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New York to Dallas    by J. D. Robb order for
New York to Dallas
by J. D. Robb
Order:  USA  Can
Putnam, 2011 (2011)
Hardcover, CD, e-Book
* *   Reviewed by Martina Bexte

When Eve Dallas was a raw rookie in uniform, she single-handedly brought down a monster named Isaac McQueen who'd kidnapped, confined and raped dozens of young girls. He should have been safely locked away at Rikers for the rest of his days. Mere hours after his escape he sends Eve a disturbing message - and a challenge to follow him to Dallas. She knows she has no choice but to go after him, despite McQueen's surprising knowledge about her childhood - and the fact that forcing her to face her nightmares might well destroy her.

Roarke would rather his wife hand over the case to someone else, but he knows Eve won't back off. She's deadly determined to bring down McQueen a second time before he brutalizes even one more girl. Together she and Roarke head to Dallas to lead a team of investigators who are equally determined to put McQueen back into a cage.

This latest could have been great, but instead was mediocre. Robb drops too many of the essential plot elements that make this series such a stand-out, particularly secondary characters like Peabody, McNab, Sommerset, etc.. All are an essential part of Eve's investigative team and often add lighter moments to the dark cases Eve's assigned.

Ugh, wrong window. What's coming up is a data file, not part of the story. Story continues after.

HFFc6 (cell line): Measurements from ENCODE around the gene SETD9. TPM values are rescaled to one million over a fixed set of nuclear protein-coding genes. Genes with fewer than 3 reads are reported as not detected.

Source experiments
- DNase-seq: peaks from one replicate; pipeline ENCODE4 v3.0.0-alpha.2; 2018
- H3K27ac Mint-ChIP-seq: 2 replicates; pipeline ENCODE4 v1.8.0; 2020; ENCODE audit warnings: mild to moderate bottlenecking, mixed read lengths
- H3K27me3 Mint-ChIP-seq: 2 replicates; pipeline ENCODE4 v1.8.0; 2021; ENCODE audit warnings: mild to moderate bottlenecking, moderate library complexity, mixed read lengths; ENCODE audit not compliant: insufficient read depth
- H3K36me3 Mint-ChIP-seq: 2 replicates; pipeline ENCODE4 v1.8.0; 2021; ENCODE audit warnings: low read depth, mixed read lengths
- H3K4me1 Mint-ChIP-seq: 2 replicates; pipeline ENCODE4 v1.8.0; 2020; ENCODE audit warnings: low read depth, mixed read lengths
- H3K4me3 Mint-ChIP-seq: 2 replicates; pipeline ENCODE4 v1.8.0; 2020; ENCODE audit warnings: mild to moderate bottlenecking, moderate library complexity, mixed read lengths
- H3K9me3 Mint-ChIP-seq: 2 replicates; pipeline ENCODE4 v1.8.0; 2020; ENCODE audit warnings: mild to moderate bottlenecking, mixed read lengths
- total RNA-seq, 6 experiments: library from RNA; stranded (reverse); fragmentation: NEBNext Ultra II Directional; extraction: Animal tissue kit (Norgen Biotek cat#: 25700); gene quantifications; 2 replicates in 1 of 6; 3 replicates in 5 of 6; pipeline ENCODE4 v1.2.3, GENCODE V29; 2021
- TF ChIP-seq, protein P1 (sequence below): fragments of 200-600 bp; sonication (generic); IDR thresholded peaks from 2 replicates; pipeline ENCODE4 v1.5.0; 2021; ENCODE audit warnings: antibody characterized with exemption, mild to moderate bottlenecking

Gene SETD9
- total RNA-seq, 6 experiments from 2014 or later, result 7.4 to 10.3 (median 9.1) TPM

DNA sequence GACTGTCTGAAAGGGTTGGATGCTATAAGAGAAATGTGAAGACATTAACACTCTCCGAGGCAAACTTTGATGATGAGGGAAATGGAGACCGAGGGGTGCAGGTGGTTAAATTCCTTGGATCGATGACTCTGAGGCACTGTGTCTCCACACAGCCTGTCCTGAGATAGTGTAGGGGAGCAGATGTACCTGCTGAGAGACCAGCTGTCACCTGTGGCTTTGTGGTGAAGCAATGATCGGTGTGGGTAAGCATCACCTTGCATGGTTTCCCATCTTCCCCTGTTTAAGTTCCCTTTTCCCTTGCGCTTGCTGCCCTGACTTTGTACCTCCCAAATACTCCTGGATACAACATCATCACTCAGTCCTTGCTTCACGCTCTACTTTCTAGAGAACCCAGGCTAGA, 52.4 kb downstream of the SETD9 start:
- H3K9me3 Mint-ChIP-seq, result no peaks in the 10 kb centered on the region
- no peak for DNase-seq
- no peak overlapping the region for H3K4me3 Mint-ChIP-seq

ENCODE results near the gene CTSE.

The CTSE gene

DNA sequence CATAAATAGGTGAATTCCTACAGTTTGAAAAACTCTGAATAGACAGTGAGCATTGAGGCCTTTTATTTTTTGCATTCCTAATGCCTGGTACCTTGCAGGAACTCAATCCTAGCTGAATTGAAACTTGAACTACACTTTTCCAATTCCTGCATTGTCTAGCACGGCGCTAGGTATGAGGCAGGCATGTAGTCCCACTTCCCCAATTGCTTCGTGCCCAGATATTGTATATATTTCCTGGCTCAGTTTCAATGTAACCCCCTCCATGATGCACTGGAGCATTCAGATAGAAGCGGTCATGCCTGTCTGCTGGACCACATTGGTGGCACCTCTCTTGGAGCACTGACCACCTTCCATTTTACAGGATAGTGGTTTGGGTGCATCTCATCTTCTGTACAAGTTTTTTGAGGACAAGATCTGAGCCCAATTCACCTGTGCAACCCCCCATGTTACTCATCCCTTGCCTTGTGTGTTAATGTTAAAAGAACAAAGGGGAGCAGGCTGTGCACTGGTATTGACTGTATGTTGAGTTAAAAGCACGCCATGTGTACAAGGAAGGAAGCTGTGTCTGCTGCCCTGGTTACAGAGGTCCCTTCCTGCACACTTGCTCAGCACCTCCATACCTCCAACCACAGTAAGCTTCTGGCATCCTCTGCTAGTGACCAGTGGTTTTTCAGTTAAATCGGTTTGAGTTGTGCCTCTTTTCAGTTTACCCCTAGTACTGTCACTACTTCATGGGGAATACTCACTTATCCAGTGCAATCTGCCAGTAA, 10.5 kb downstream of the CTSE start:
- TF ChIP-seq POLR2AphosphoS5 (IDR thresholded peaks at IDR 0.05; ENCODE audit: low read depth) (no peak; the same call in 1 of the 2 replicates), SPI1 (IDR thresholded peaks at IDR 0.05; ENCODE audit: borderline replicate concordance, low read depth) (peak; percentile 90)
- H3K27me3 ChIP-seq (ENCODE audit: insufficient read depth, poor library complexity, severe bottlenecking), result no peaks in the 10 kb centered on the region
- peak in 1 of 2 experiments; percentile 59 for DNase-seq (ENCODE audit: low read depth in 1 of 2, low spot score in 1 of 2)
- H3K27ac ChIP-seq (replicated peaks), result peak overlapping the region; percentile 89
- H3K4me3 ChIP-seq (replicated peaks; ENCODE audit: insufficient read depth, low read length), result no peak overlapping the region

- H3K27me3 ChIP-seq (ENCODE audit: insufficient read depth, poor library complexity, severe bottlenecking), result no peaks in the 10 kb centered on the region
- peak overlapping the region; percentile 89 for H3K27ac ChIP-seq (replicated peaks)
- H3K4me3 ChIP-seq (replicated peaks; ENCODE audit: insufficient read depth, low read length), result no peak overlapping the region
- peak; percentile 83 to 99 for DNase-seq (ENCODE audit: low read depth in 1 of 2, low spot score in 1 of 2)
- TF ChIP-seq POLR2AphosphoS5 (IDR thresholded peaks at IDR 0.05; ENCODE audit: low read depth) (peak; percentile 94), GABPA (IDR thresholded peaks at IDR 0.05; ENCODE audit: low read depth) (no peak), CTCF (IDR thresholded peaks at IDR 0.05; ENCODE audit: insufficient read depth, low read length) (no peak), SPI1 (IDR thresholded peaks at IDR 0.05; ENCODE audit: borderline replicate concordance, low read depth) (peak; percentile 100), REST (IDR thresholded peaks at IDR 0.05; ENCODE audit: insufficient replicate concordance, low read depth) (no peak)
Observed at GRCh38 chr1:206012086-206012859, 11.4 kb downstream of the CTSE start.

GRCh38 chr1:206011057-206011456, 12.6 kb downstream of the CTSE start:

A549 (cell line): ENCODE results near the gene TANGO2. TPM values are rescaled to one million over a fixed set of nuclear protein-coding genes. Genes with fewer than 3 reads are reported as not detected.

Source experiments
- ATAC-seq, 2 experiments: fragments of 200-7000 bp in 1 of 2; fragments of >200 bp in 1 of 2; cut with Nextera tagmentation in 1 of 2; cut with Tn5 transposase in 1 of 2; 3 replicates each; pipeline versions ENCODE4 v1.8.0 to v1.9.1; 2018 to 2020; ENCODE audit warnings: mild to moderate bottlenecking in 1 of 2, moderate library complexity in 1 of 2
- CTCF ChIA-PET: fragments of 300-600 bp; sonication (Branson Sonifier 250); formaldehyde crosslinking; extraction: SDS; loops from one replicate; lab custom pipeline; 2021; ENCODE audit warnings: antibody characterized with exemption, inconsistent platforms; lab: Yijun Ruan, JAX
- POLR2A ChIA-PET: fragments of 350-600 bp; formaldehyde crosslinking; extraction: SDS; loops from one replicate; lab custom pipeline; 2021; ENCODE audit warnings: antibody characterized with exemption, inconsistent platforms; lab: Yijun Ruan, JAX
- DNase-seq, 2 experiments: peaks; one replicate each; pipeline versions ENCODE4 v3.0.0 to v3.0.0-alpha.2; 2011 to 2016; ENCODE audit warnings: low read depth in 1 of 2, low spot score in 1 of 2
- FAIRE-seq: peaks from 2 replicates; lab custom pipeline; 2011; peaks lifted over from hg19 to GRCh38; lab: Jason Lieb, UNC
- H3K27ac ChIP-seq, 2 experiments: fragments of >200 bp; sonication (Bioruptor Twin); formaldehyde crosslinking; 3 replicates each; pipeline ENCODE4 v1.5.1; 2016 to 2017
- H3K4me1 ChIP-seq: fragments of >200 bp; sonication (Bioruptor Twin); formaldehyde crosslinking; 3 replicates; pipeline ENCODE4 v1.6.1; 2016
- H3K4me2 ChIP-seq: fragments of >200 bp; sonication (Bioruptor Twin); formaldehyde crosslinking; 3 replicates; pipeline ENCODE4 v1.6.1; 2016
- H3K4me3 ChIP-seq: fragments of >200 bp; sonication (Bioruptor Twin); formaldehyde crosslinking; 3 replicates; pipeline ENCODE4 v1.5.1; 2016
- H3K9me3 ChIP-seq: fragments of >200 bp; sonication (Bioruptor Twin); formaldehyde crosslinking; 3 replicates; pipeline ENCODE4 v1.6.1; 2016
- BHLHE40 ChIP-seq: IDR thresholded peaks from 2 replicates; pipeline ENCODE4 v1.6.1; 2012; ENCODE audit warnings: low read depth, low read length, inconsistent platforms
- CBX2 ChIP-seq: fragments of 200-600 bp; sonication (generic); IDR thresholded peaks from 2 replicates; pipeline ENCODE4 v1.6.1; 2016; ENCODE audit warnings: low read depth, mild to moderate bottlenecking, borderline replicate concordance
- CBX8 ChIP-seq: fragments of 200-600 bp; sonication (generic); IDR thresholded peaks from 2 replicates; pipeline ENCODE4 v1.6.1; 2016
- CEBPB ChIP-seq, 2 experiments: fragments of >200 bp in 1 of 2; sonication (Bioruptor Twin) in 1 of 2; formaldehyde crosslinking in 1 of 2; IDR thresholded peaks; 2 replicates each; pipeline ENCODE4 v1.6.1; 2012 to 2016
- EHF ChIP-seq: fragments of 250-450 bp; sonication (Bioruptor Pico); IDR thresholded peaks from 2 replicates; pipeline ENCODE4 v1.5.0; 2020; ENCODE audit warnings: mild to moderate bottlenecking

Moving her out of her comfort zone of New York and basing her in Dallas (the city where she was born, and brutalized and raped by her alcoholic father) does add a dark twist of the knife, as does the introduction of another important character from her childhood. Unfortunately, though, this character was written off without adequate resolution and ultimately, McQueen's character and the investigation that leads to his eventual takedown, ended up being rather redundant to a couple of Eve's previous cases.

New York to Dallas certainly adds more depth to Eve's character as she's forced to face her darkest nightmare. As a whole, though, and based on the title, (the only one without the in death suffix) I'd hoped for more of shake-up this time around.

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